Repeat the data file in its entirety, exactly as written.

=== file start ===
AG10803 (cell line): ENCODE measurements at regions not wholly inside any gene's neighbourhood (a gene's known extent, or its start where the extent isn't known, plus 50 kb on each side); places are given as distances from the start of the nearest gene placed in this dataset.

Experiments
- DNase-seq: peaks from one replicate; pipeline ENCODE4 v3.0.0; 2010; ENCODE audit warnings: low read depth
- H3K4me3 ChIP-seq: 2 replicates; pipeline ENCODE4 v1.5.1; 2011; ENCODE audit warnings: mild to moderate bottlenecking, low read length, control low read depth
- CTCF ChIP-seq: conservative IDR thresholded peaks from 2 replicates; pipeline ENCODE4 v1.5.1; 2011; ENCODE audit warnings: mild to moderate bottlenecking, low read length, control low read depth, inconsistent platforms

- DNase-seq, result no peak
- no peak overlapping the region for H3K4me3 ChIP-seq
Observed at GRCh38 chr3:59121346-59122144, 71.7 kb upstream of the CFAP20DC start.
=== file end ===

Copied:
AG10803 (cell line): ENCODE measurements at regions not wholly inside any gene's neighbourhood (a gene's known extent, or its start where the extent isn't known, plus 50 kb on each side); places are given as distances from the start of the nearest gene placed in this dataset.

Experiments
- DNase-seq: peaks from one replicate; pipeline ENCODE4 v3.0.0; 2010; ENCODE audit warnings: low read depth
- H3K4me3 ChIP-seq: 2 replicates; pipeline ENCODE4 v1.5.1; 2011; ENCODE audit warnings: mild to moderate bottlenecking, low read length, control low read depth
- CTCF ChIP-seq: conservative IDR thresholded peaks from 2 replicates; pipeline ENCODE4 v1.5.1; 2011; ENCODE audit warnings: mild to moderate bottlenecking, low read length, control low read depth, inconsistent platforms

- DNase-seq, result no peak
- no peak overlapping the region for H3K4me3 ChIP-seq
Observed at GRCh38 chr3:59121346-59122144, 71.7 kb upstream of the CFAP20DC start.